Just out of curiosity… if I have data that falsify the fusion/HR model, will you accept it? Or will you try to find proper epicycles so the model remains intact? Something tells me that you would go by the second route.

  128. Jeff Mitchell says:
    “I do have a question for the guys who advocate that the energy is supplied to the sun from external sources: if the energy is coming from an external source and not from within the sun, why are we not toasting at the temperature of the sun ourselves. Why does the energy go to the sun and ignore the planets? What is the source of the energy? Inquiring minds want to know.”

    As well, will provide answer to your questions, though to the last one is in the mold of “we think that the source is…”.

    Merry Christmas to everyone!

  129. Leif Svalgaard says:
    December 23, 2010 at 10:54 pm
    Zeke the Sneak says:
    December 23, 2010 at 8:42 pm
    Dr S, the abrupt temp rise above the sun’s photosphere happens evenly around the sun, not in a chaotic and lumpy way, which would be expected if it is the result of so many explosions and supposed reconnections.
    Where do you get that idea from? Just by inspection of the Sun’s limb you can see how spiky, uneven, turbulent it is:

    What I was trying to talk about is the abrupt temperature rise that is found in the atmosphere above the sun, rising from 5,000K slowly to 20,000K, and then suddenly leaping to 2million degrees.

    You see the white line representing temp. An explanation for that is the presence of a double layer in a plasma accelerating positively charged particles away as solar wind. See the J. A double layer also explains radio frequencies, and accelerating incoming electrons which give the sun the appearance, temerature and spectrum of an electric arc.

  130. My bad, “electromagnetism” is not used, but “electromagnetic” is used several times in the section of the paper, titled, 5.3. Instabilities and Time-Dependent Effects.

    My mistake. This section will be fully discussed with the rest of the paper after the holiday.

  131. Leif Svalgaard says:
    December 24, 2010 at 8:58 am

    I don’t know what you mean by ‘foresee’. I’m not into astrology or clairvoyance.

    I am just curious why you would think if we have a grand minimum why it would be as deep as the Maunder. The Maunder probably has at least 4 cycles of disruption, whereas I think this minimum will only be disrupted for two cycles.

  132. johanna says:
    December 23, 2010 at 8:18 pm

    “Well said, Mac. From a human perspective, it would be better if the AGW crowd was right. There are good reasons why the tropics are populated, and the poles are not.”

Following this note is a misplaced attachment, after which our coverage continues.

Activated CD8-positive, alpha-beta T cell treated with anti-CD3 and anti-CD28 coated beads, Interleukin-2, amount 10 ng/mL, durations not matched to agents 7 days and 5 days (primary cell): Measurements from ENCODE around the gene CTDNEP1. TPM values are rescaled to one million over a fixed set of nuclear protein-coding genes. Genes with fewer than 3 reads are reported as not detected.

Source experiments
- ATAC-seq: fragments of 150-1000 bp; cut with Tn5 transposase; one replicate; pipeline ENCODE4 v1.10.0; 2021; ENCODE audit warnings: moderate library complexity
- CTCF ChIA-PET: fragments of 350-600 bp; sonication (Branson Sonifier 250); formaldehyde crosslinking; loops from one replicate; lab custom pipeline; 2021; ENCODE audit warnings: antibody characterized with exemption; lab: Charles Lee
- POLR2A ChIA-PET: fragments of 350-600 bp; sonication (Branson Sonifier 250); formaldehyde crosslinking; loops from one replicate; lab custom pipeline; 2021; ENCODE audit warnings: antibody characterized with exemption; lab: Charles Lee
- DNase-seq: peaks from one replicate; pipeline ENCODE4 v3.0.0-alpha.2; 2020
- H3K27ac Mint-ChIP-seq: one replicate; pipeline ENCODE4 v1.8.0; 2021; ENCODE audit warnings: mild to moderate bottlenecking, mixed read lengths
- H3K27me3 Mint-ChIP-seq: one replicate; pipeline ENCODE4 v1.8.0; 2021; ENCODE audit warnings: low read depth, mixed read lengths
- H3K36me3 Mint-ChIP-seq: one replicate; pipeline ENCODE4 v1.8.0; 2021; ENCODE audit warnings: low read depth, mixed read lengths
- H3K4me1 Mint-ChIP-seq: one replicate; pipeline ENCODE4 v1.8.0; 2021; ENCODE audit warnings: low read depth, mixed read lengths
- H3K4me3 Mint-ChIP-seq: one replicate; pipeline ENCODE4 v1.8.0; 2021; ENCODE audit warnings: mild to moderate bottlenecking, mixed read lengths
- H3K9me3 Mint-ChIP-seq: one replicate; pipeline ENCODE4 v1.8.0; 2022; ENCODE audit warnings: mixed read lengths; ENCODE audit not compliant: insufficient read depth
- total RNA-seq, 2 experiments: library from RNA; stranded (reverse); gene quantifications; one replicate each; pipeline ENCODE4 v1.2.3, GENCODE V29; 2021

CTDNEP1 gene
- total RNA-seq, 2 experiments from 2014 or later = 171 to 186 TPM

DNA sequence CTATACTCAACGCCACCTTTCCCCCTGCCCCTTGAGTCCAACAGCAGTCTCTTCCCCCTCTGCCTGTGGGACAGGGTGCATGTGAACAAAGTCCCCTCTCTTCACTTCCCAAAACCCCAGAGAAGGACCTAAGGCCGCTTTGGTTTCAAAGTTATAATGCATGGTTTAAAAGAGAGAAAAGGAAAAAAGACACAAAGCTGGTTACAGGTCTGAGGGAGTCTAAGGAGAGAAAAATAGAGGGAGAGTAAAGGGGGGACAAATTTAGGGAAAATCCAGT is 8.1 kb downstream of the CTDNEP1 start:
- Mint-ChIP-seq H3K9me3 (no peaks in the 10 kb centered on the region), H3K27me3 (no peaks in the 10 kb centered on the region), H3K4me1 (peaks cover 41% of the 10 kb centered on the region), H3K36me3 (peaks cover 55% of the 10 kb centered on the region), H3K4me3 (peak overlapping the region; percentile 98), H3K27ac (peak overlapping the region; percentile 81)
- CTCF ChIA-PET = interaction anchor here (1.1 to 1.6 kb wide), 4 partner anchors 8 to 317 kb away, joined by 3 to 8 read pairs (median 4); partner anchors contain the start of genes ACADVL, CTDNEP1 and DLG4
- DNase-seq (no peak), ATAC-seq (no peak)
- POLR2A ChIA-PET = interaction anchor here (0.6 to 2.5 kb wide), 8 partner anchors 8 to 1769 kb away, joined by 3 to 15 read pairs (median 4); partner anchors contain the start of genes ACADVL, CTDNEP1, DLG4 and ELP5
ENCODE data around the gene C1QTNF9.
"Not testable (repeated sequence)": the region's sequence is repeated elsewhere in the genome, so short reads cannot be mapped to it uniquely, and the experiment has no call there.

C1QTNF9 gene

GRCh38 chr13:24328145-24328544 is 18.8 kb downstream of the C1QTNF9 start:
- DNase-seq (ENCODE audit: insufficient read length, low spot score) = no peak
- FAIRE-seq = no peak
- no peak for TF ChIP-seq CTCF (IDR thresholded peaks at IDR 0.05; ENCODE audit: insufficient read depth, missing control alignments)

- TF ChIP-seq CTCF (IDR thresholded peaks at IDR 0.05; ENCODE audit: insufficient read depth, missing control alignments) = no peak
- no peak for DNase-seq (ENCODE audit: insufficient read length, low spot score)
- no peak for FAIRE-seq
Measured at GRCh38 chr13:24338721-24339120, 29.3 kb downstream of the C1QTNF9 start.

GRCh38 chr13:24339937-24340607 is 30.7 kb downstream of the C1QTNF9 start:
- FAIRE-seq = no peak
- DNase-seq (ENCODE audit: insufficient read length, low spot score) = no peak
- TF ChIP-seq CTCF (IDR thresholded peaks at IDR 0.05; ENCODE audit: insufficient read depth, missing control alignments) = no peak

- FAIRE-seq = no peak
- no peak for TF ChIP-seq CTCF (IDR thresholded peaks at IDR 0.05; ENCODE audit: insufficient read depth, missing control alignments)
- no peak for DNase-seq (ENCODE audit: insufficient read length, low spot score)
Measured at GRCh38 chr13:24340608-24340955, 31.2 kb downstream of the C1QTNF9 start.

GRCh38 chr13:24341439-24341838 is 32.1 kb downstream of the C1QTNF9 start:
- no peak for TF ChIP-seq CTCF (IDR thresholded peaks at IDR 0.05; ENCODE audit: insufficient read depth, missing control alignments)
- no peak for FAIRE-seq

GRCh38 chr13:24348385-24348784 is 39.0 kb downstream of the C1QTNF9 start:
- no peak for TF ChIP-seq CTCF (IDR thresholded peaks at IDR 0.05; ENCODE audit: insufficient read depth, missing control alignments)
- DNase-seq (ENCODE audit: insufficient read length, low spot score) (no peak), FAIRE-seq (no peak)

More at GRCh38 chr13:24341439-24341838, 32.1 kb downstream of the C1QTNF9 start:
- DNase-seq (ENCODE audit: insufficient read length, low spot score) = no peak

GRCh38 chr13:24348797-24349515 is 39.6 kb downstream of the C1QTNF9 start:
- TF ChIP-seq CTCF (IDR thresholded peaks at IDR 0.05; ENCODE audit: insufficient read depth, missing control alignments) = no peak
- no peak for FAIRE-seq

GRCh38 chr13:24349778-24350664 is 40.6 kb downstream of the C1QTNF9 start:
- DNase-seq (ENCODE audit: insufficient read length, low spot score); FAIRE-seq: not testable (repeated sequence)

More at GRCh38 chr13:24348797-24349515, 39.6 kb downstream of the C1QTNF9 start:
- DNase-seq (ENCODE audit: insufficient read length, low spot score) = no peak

May I make the observation that Islam is kinda limited to the tropics too?…

  133. Jimmy Haigh says:
    Your comment is awaiting moderation.

    December 24, 2010 at 9:45 pm

    …my point being that could one survive a lunar month without water or food as an aspiring Muslim would have to do had he/she been trying to promote the religion inside the Arctic Circle…

  134. James F. Evans says:
    December 24, 2010 at 4:54 pm
    But it is noted the term, “electromagnetism”, does not appear in the paper.
    it is noted that the term ‘double layer’ dies not appear in the paper.
    My mistake. This section will be fully discussed with the rest of the paper after the holiday.
    You should use your time to try to understand the paper instead. If you have problems with specific sections, I’ll be glad to help you out. We do not need a diatribe.

    Geoff Sharp says:
    December 24, 2010 at 7:09 pm
    I am just curious why you would think if we have a grand minimum why it would be as deep as the Maunder. The Maunder probably has at least 4 cycles of disruption, whereas I think this minimum will only be disrupted for two cycles.
    First, the Maunder was not a ‘disruption’, but simply that the spots were too weak to be seen. Second, I have no idea how long the minimum might be and I take a dim view of cyclomania. The Spoerer minimum was probably ‘deeper’ in the sense of less activity, but was shorter lived.

  135. Holugu says:
    December 24, 2010 at 2:22 pm
    Just out of curiosity… if I have data that falsify the fusion/HR model, will you accept it?
    Of course I would accept it, but be forewarned that it better be good. You are in for a Nobel prize [or two] if you can shot that model down, so perhaps you should begin to make preparations for a trip to Stockholm. I’ll gladly sit in the front row listening to your acceptance speech.

    Zeke the Sneak says:
    December 24, 2010 at 3:30 pm
    You see the white line representing temp.
    The temperature rises to millions of degrees over a very short distance [a few hundred kilometers], but that layer [the Transition Region] is very dynamic and varies a lot with time and space

    An explanation for that is the presence of a double layer in a plasma accelerating positively charged particles away as solar wind.
    If positively charges are accelerated away from the Sun, then negative charges are accelerated towards to sun. This would make the sun more and more negative over time. So you get into a situation that the Sun is surrounded by positive charges and is itself negative. The mutual [extremely] strong attraction of these would stop and reverse any further separation. To get a feeling for how strong that force is: if the Earth had a few thousand ton more charge of one sign that the Sun, the force would be stronger than the gravitational force holding the Earth in its orbit. The Solar wind removes several million tons of plasma from the Sun every second.